In which one of the four Gospels (Matthew, Mark, Luke, John) is the Old Testament quoted the most?
The answer to this question depends somewhat on the definition of "quoted," but we can draw some high-level conclusions. BlueLetterBible.org provides a list of New Testament citations and allusions to the Old Testament, and an examination of that dataset reveals the following:
Book Direct/indirect citations Total citations & allusions Matthew 44 (49) 77 (102) Mark 18 (23) 30 (39) Luke 20 (24) 52 (68) John 14 (17) 31 (49)
The first number is the number of unique NT references to OT passage(s). The number in parentheses is the total number of cited OT passages (since a single NT verse can cite more than one OT verse). No matter how you count it, however, Matthew is the clear winner, given BLB's definition of citations and allusions.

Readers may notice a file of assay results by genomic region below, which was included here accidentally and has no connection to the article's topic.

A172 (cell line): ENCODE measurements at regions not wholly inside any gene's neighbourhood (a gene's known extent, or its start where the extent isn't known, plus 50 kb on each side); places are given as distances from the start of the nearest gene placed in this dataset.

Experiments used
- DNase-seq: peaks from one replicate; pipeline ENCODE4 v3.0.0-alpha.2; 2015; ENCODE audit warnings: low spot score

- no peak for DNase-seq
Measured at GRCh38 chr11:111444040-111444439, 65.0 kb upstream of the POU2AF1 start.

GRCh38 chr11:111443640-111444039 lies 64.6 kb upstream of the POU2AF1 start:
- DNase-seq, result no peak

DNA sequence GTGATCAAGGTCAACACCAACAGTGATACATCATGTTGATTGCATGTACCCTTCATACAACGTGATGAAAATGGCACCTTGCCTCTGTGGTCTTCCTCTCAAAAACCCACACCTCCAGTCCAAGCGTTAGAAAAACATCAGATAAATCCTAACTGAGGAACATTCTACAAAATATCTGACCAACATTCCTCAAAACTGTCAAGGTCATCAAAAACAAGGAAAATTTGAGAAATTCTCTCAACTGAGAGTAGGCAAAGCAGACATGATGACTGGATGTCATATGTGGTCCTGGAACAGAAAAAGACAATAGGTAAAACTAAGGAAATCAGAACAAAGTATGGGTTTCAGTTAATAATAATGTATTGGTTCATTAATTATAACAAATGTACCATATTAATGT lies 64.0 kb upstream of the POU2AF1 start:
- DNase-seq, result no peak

Matthew's dominance is also confirmed by commentators. Craig L. Blomberg, writing in the Commentary on the New Testament Use of the Old Testament, writes:
The Hebrew Scriptures [...] permeate Matthew's Gospel. Approximately fifty-five references prove close enough in wording for commentators typically to label them "quotations," compared to about sixty-five for the other three canonical Gospels put together. [...] In addition to explicit quotations, numerous allusions and echoes of Scripture may be discerned in every part of this Gospel, roughly twice as often as in Mark, Luke or John.
Blomberg's numbers vary somewhat from BLB's, but demonstrate that even with varying definitions of what a "quote" or "allusion" is, Matthew refers to the Old Testament significantly more than the other Gospel writers.